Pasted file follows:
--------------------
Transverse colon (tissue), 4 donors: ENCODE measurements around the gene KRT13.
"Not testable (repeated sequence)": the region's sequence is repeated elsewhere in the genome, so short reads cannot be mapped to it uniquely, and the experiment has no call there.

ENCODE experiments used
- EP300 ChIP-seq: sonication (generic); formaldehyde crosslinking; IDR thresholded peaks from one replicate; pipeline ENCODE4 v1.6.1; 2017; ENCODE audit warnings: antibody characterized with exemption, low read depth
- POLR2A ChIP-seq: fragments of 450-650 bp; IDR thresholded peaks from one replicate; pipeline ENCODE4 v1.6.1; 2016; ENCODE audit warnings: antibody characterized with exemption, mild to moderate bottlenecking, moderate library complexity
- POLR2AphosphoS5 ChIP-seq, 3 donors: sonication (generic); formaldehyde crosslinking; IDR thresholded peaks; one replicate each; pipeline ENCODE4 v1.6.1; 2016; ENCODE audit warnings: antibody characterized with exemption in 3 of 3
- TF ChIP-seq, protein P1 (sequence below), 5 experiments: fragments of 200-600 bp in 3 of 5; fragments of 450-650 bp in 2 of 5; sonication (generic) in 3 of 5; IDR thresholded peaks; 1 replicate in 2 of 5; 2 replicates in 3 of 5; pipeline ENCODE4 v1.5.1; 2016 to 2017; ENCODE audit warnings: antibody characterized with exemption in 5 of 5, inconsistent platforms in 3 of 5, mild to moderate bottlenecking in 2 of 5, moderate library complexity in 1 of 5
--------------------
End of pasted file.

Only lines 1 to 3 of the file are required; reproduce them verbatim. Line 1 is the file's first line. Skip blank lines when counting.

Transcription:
Transverse colon (tissue), 4 donors: ENCODE measurements around the gene KRT13.
"Not testable (repeated sequence)": the region's sequence is repeated elsewhere in the genome, so short reads cannot be mapped to it uniquely, and the experiment has no call there.

ENCODE experiments used